18-9
Acquire Digital Data Using Counter Channels . . . . . . . . .
Generate a Clock Using a Counter Output Channel . . . . . .
Use Counter Clock To Acquire Clocked Digital Data . . . . .
18-11
18-11
18-12
Acquire Digital Data in Hexadecimal Values . . . . . . . . . . .
18-14
Control Stepper Motor using Digital Outputs . . . . . . . . . .
18-15
Generate Non-Clocked Digital Data . . . . . . . . . . . . . . . . . .
18-20
Generate Signals Using Decimal Data Across Multiple
Lines . . . . . . . . . . . . . . . . . . . . . . . . . . . . . . . . . . . . . . . . . .
18-21
Generate And Acquire Data On Bidirectional Channels . .
18-22
Generate Signals On Both Analog and Digital Channels .
18-24
Output Digital Data Serially Using a Software Clock . . . .
18-25
Multichannel Audio
Multichannel Audio Input and Output . . . . . . . . . . . . . . . . .
Multichannel Audio Session Rate . . . . . . . . . . . . . . . . . . . .
Multichannel Audio Range . . . . . . . . . . . . . . . . . . . . . . . . .
Acquire Multichannel Audio Data . . . . . . . . . . . . . . . . . . . .
Generate Continuous Audio Data . . . . . . . . . . . . . . . . . . . .
20
Waveform Function Generation
Digilent Analog Discovery Devices . . . . . . . . . . . . . . . . . . . .
xvi
Contents
19-2
19-2
19-2
19-3
19-4
20-2
Digilent Waveform Function Generation Channels . . . . . . .
20-3
Waveform Types . . . . . . . . . . . . . . . . . . . . . . . . . . . . . . . . . . . .
20-6
Generate a Standard Waveform Using Waveform Function
Generation Channels . . . . . . . . . . . . . . . . . . . . . . . . . . . . . .
20-9
Generate an Arbitrary Waveform Using Waveform Function
Generation Channels . . . . . . . . . . . . . . . . . . . . . . . . . . . . .
20-11
21
22
Triggers and Clocks
Trigger Connections . . . . . . . . . . . . . . . . . . . . . . . . . . . . . . . .
When to Use Triggers . . . . . . . . . . . . . . . . . . . . . . . . . . . . .
External Triggering . . . . . . . . . . . . . . . . . . . . . . . . . . . . . . .
Acquire Voltage Data Using a Digital Trigger . . . . . . . . . . .
21-2
21-2
21-3
21-4
Clock Connections . . . . . . . . . . . . . . . . . . . . . . . . . . . . . . . . . .
When to Use Clocks . . . . . . . . . . . . . . . . . . . . . . . . . . . . . .
Import Scan Clock from External Source . . . . . . . . . . . . . . .
Export Scan Clock to External System . . . . . . . . . . . . . . . .
21-5
21-5
21-5
21-6
Session-Based Synchronization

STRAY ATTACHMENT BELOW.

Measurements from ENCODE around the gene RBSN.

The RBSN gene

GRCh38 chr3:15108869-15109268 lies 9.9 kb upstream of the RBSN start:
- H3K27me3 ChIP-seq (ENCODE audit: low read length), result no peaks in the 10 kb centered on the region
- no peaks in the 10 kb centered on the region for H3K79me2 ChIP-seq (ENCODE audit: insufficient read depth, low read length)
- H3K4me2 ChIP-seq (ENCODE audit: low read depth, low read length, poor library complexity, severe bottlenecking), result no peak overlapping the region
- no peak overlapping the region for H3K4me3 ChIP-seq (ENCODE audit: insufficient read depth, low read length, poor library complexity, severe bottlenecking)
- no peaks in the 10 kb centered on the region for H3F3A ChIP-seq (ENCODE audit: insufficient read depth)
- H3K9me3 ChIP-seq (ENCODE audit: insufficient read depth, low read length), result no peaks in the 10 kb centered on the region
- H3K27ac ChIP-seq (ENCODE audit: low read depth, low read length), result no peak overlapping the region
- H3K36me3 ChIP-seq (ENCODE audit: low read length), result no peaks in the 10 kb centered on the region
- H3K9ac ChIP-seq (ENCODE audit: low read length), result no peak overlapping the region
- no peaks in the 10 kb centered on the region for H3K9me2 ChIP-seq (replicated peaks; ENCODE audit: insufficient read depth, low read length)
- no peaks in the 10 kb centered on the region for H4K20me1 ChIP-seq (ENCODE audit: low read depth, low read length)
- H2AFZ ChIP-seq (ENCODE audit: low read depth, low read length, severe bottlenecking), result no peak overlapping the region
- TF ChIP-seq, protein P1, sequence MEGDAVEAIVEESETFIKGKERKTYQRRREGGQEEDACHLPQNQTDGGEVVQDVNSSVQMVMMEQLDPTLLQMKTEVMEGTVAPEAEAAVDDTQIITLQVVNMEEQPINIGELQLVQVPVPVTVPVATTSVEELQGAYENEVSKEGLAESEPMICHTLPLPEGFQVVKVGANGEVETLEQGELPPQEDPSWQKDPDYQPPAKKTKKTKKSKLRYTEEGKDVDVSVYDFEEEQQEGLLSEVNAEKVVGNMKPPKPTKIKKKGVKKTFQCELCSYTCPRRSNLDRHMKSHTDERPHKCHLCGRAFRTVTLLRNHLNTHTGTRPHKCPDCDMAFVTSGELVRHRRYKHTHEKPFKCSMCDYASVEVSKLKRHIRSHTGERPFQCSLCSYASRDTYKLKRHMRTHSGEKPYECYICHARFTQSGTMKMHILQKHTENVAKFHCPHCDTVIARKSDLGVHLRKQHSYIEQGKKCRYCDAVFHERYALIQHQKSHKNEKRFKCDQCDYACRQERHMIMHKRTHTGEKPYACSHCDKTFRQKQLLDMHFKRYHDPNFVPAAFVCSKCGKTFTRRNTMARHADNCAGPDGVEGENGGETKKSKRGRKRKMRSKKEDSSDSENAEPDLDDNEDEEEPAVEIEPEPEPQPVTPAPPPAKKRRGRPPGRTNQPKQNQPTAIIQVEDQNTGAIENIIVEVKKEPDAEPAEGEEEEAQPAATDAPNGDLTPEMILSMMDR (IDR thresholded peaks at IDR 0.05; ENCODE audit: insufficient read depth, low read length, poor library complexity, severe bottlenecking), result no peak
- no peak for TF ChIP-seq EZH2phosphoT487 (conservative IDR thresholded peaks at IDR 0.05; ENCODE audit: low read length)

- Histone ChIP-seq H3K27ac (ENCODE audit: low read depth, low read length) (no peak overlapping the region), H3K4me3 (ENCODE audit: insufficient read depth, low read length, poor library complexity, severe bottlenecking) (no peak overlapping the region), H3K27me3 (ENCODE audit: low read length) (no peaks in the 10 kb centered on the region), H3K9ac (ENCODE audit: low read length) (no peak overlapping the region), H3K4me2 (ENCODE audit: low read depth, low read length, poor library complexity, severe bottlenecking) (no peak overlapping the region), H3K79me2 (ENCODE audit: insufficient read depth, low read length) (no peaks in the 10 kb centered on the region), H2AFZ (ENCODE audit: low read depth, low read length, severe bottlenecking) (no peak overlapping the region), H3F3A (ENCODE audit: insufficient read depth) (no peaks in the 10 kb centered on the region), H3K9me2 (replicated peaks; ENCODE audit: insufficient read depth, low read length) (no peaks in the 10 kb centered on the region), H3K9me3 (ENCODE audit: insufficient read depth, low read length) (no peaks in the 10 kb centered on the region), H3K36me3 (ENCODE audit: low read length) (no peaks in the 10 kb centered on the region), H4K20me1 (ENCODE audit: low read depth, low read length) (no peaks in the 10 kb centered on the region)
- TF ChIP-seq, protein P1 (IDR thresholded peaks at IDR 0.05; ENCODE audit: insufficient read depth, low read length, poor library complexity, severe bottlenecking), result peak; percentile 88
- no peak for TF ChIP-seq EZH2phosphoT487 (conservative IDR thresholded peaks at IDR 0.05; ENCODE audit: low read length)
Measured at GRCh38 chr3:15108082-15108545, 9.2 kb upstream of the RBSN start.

Synchronization . . . . . . . . . . . . . . . . . . . . . . . . . . . . . . . . . . . .
22-2
Source and Destination Devices . . . . . . . . . . . . . . . . . . . . . .
22-5
Automatic Synchronization . . . . . . . . . . . . . . . . . . . . . . . . . .
22-6
Multiple-Device Synchronization . . . . . . . . . . . . . . . . . . . . .
Acquire Synchronized Data Using USB Devices . . . . . . . . .
Acquire Synchronized Data Using PXI Devices . . . . . . . . . .
22-7
22-7
22-9
xvii
23
Multiple-Chassis Synchronization . . . . . . . . . . . . . . . . . . . .
Acquire Synchronized Data Using CompactDAQ Devices . .
22-11
22-11
Synchronize Chassis That Do Not Support Built In
Triggers . . . . . . . . . . . . . . . . . . . . . . . . . . . . . . . . . . . . . . . .
22-12
Synchronize DSA Devices . . . . . . . . . . . . . . . . . . . . . . . . . . .
PXI DSA Devices . . . . . . . . . . . . . . . . . . . . . . . . . . . . . . . .
Hardware Restrictions . . . . . . . . . . . . . . . . . . . . . . . . . . . .
Synchronize Dynamic Signal Analyzer PXI Devices . . . . . .
PCI DSA Devices . . . . . . . . . . . . . . . . . . . . . . . . . . . . . . . .
Synchronize DSA PCI Devices . . . . . . . . . . . . . . . . . . . . . .
Handle Filter Delays with DSA Devices . . . . . . . . . . . . . .
22-13
22-13
22-13
22-16
22-17
22-17
22-18
Transition Your Code to Session-Based Interface
Transition Your Code to Session-Based Interface . . . . . . . .
Transition Common Workflow Commands . . . . . . . . . . . . . .
Acquire Analog Data . . . . . . . . . . . . . . . . . . . . . . . . . . . . . .
Use Triggers . . . . . . . . . . . . . . . . . . . . . . . . . . . . . . . . . . . .
Log Data . . . . . . . . . . . . . . . . . . . . . . . . . . . . . . . . . . . . . . .
Set Range of Analog Input Subsystem . . . . . . . . . . . . . . . . .
Fire an Event When Number of Scans Exceed Specified
Value . . . . . . . . . . . . . . . . . . . . . . . . . . . . . . . . . . . . . . . .
Use Timeout to Block MATLAB While an Operation
Completes . . . . . . . . . . . . . . . . . . . . . . . . . . . . . . . . . . . .
Count Pulses . . . . . . . . . . . . . . . . . . . . . . . . . . . . . . . . . . .
A
xviii
Contents
23-2
23-2
23-3
23-4
23-6
23-7
23-8
23-9
23-10
Troubleshooting Your Hardware
Supported Hardware . . . . . . . . . . . . . . . . . . . . . . . . . . . . . . . .
A-2
Hardware and Device Drivers . . . . . . . . . . . . . . . . . . . . . . . . .
Registering the Hardware Driver Adaptor . . . . . . . . . . . . . .
Device Driver Registration . . . . . . . . . . . . . . . . . . . . . . . . . .
A-3
A-3
A-4
Hardware Diagnostics . . . . . . . . . . . . . . . . . . . . . . . . . . . . .
Session-Based Interface Using National Instruments
Devices . . . . . . . . . . . . . . . . . . . . . . . . . . . . . . . . . . . . . . . . . .